Conclusions - Overall, conscious sedation was used in 15.8% of TAVR cases during the time period studied, with a significant trend of increasing usage (11% - 20%) in this timeframe. While intraprocedural success with conscious sedation and general anesthesia was similar, patients who underwent TAVR with conscious sedation had a reduced rate of mortality at the in-hospital and 30-day time points. Conscious sedation was also associated with reductions in ICU and hospital length of stay and combined 30-day death/stroke rates.
Mr. R, an 82-year-old male, was referred to the Penn Medicine Heart and Vascular Center by his primary care physician after an episode of syncope during light yard work. During his evaluation, he reported several previous episodes of light-headedness, mild chest pain and breathlessness during exertion, all of which he attributed to a combination of age and his daily drug regimen, which included diltiazem 120 mg and losartan 100 mg for atrial flutter and hypertension. Mr. R was otherwise healthy with no history of kidney disease, diabetes or blood disorders.
On physical examination, Mr. R was found to have a prominent systolic murmur at the second right intercostal space radiating to the carotid arteries. A subsequent Doppler echo found an aortic valve area of 0.68 cm2 and left ventricular ejection fraction of 47%. After consideration of his age and circumstances, a consultation was planned for Mr. R with the TAVR team and an anesthesiologist at the Heart and Vascular Center. At this meeting, it was determined that Mr. R was at intermediate risk for a traditional surgical aortic valve replacement. He was offered the option of a TAVR and was deemed a good candidate for monitored anesthesia care, a form of conscious sedation in which sedatives are administered by a trained anesthesia provider who actively manages sedation and is prepared to convert to general anesthesia, if necessary.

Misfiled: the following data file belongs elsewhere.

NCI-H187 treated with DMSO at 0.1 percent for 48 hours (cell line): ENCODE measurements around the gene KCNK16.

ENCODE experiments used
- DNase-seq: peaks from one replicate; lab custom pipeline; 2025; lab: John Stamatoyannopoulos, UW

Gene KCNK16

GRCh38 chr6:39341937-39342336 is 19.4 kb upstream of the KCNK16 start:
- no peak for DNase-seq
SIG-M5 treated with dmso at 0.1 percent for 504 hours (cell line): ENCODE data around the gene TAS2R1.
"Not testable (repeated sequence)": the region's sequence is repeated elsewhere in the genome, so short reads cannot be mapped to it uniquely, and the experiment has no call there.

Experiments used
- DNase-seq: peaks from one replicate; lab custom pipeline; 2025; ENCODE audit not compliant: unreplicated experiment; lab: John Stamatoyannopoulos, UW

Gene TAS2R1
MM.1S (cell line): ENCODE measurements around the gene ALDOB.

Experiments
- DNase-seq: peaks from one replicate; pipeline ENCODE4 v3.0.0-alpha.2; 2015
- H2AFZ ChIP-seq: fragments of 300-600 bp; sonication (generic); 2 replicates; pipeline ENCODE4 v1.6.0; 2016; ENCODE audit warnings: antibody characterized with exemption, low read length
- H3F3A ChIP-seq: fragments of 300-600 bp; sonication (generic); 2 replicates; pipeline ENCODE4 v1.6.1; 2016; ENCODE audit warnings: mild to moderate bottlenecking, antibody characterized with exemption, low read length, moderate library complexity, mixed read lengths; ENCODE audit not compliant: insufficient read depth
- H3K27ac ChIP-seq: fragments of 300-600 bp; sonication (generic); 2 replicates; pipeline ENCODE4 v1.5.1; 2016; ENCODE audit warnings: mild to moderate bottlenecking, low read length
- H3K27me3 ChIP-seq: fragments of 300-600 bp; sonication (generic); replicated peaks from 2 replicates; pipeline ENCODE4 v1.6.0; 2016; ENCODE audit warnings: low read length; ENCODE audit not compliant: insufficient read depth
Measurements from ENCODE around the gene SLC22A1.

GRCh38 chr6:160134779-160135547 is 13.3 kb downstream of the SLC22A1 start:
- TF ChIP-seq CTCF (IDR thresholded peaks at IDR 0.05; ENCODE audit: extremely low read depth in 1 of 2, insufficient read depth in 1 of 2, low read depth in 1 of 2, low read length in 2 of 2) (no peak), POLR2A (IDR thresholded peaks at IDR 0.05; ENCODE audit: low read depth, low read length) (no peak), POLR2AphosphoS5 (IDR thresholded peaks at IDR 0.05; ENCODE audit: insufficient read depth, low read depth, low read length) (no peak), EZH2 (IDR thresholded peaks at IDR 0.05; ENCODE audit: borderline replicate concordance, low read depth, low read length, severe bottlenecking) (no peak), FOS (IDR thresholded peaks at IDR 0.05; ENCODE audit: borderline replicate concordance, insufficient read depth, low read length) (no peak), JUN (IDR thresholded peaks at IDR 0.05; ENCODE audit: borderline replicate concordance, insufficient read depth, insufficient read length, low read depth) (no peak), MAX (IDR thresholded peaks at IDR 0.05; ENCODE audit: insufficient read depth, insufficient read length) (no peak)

Mr. R’s procedure took place in the hybrid operating room at the Hospital of the University of Pennsylvania. Prior to his procedure, a vertical drape was placed at the level of Mr. R’s shoulders. He was then administered a combination of sedatives and anesthetics that caused him to fall into a light sleep. Local anesthetics were then administered at the access to his right femoral artery, and a sheath introduced and advanced to the thoracic aorta.